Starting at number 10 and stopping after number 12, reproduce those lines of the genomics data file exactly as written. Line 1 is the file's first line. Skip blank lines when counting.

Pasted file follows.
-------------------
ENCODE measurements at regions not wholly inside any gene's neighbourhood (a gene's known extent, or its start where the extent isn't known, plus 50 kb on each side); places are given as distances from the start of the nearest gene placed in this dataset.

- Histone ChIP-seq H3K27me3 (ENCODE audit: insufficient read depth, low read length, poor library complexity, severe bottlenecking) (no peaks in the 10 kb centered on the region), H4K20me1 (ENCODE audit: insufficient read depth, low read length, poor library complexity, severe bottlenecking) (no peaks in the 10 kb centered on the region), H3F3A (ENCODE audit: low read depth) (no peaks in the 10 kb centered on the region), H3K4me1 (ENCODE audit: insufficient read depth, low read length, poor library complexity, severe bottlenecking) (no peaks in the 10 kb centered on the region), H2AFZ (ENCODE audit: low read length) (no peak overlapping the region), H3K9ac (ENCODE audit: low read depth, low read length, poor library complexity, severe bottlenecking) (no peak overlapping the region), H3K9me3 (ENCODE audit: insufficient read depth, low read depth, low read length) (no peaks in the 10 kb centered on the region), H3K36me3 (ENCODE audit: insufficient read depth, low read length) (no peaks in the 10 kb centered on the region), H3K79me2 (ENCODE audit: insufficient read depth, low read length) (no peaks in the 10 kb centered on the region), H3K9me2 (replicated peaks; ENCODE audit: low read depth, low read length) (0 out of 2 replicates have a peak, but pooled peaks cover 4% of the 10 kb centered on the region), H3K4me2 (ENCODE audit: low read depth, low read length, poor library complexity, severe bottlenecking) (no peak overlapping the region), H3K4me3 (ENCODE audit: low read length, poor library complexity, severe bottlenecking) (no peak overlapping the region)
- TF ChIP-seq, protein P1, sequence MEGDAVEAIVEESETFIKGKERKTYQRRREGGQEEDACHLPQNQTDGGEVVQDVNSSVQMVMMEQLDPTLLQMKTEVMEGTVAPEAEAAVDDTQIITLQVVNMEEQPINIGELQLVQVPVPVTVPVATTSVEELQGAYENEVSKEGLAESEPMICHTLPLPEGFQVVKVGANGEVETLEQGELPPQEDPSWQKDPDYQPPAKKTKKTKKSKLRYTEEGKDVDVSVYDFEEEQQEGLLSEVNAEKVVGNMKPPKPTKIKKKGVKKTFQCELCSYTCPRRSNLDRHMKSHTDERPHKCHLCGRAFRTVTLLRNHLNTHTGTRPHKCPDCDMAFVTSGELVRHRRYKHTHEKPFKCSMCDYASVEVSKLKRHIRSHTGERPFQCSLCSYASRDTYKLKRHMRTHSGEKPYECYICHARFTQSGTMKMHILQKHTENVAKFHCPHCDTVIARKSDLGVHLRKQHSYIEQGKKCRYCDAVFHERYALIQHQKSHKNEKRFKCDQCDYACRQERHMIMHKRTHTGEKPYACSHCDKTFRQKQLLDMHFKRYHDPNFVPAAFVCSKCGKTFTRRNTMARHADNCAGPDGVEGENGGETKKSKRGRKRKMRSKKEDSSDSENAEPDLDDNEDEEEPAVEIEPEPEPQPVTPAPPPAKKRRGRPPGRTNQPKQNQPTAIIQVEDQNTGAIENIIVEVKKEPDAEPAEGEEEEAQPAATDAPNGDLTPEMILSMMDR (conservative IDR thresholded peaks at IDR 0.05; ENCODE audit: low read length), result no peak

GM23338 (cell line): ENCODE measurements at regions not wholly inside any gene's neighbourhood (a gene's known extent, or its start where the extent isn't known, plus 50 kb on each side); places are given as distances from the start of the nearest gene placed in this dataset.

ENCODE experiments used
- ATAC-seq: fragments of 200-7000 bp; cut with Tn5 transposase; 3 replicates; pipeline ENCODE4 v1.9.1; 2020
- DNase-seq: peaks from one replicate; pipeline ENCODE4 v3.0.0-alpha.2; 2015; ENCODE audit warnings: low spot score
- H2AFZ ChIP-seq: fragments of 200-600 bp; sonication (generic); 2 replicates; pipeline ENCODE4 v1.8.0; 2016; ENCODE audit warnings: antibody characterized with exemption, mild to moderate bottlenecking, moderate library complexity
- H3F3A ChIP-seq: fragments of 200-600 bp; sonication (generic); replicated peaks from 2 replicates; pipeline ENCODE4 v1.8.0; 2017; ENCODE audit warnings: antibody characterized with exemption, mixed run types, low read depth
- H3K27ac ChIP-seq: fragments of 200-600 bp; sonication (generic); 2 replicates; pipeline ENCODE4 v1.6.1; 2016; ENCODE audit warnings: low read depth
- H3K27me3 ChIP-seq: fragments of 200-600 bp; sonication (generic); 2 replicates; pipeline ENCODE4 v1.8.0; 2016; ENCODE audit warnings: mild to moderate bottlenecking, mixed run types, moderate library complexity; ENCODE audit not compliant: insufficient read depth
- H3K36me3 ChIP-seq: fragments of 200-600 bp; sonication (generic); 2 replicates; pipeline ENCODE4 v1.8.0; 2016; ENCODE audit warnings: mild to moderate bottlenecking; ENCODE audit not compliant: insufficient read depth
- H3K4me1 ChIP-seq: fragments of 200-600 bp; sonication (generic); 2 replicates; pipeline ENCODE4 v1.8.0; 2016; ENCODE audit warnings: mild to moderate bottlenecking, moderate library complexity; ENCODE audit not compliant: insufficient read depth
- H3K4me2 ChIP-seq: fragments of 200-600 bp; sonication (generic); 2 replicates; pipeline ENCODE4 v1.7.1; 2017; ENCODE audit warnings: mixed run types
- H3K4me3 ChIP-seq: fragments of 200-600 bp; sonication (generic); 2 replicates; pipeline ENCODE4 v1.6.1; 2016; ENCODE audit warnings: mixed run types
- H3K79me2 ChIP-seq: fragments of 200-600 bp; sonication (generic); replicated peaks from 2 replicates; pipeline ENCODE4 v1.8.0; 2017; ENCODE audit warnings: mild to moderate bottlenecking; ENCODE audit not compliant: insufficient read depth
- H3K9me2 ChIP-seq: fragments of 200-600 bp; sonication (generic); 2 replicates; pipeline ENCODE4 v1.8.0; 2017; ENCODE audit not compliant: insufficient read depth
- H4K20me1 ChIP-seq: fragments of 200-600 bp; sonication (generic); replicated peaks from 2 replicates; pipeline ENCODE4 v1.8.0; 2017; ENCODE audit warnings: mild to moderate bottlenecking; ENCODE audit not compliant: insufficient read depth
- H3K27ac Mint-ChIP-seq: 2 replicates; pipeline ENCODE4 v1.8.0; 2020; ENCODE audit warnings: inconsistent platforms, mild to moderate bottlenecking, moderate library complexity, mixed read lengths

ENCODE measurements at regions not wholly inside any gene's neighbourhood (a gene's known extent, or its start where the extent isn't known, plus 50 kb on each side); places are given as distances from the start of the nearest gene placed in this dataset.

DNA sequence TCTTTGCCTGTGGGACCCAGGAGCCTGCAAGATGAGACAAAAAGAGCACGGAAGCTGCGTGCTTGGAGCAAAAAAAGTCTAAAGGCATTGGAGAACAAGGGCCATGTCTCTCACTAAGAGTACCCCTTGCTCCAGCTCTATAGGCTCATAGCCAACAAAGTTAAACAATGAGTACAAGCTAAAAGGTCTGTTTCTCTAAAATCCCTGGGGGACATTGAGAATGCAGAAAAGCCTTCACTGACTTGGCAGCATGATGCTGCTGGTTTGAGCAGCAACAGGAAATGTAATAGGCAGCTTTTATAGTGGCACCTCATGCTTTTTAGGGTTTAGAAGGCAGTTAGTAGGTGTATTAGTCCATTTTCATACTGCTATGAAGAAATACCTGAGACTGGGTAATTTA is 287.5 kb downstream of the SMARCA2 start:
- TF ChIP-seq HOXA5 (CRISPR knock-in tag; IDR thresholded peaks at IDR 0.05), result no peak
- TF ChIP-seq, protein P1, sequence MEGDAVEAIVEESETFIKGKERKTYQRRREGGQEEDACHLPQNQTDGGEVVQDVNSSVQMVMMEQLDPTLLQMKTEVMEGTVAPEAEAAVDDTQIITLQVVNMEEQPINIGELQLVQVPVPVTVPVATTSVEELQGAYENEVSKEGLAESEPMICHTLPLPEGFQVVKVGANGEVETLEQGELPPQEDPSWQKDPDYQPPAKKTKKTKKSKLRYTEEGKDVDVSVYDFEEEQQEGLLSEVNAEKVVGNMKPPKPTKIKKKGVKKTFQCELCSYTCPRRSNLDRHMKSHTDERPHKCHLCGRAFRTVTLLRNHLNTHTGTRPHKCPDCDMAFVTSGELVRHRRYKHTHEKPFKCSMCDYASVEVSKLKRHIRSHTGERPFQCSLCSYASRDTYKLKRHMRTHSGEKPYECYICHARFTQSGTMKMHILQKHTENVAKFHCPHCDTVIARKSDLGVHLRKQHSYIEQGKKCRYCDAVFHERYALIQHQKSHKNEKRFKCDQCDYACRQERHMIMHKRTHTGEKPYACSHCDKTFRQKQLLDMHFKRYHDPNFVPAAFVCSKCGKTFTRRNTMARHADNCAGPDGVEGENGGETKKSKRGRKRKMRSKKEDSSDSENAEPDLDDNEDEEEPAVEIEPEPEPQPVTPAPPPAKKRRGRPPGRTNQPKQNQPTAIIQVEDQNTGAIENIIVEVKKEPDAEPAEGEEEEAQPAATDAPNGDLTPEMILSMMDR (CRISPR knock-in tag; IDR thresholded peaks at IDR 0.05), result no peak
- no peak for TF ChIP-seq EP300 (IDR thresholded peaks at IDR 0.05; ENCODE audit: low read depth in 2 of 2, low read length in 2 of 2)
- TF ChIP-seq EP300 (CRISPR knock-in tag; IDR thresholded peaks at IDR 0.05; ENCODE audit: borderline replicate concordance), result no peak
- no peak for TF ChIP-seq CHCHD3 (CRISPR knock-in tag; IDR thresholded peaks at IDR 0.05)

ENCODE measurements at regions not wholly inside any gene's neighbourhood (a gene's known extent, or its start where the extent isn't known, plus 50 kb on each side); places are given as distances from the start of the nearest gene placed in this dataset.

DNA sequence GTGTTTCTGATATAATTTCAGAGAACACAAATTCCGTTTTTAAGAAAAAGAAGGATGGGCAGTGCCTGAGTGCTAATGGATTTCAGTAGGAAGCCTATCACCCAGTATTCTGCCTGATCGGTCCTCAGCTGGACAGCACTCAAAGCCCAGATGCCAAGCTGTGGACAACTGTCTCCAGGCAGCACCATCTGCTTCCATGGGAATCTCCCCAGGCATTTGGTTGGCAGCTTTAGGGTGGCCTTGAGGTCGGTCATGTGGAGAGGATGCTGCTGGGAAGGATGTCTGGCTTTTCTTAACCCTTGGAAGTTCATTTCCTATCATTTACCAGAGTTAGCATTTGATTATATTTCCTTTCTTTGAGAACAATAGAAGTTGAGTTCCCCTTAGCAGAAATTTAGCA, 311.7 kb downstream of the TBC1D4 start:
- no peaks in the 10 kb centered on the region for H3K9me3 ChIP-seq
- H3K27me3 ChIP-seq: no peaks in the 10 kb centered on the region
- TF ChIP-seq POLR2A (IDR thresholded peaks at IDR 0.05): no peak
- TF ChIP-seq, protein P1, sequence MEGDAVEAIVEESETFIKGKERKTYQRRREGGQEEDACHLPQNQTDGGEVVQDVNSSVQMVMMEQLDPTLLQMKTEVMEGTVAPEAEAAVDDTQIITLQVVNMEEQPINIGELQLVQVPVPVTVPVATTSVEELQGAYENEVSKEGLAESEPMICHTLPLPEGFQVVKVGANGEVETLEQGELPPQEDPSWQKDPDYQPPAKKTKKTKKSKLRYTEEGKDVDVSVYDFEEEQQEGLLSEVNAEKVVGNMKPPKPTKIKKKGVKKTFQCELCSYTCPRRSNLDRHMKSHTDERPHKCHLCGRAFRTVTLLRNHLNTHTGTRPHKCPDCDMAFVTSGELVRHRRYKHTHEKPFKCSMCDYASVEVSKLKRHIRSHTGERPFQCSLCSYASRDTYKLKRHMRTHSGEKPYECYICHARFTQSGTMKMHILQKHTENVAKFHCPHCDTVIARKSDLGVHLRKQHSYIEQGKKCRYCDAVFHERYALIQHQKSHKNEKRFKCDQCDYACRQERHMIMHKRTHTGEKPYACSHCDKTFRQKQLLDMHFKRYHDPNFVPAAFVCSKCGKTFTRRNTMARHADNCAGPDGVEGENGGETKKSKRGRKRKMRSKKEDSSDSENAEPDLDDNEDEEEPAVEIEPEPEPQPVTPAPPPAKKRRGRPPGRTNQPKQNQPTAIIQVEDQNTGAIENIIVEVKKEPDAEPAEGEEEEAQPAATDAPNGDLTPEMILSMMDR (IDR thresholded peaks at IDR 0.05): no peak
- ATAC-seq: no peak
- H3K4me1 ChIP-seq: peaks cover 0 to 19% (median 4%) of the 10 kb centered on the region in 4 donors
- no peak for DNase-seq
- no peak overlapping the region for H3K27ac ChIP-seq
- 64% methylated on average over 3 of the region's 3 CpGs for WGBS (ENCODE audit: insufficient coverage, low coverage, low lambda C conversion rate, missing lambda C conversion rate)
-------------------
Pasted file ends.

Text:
- H3K27ac ChIP-seq: fragments of 200-600 bp; sonication (generic); 2 replicates; pipeline ENCODE4 v1.6.1; 2016; ENCODE audit warnings: low read depth
- H3K27me3 ChIP-seq: fragments of 200-600 bp; sonication (generic); 2 replicates; pipeline ENCODE4 v1.8.0; 2016; ENCODE audit warnings: mild to moderate bottlenecking, mixed run types, moderate library complexity; ENCODE audit not compliant: insufficient read depth
- H3K36me3 ChIP-seq: fragments of 200-600 bp; sonication (generic); 2 replicates; pipeline ENCODE4 v1.8.0; 2016; ENCODE audit warnings: mild to moderate bottlenecking; ENCODE audit not compliant: insufficient read depth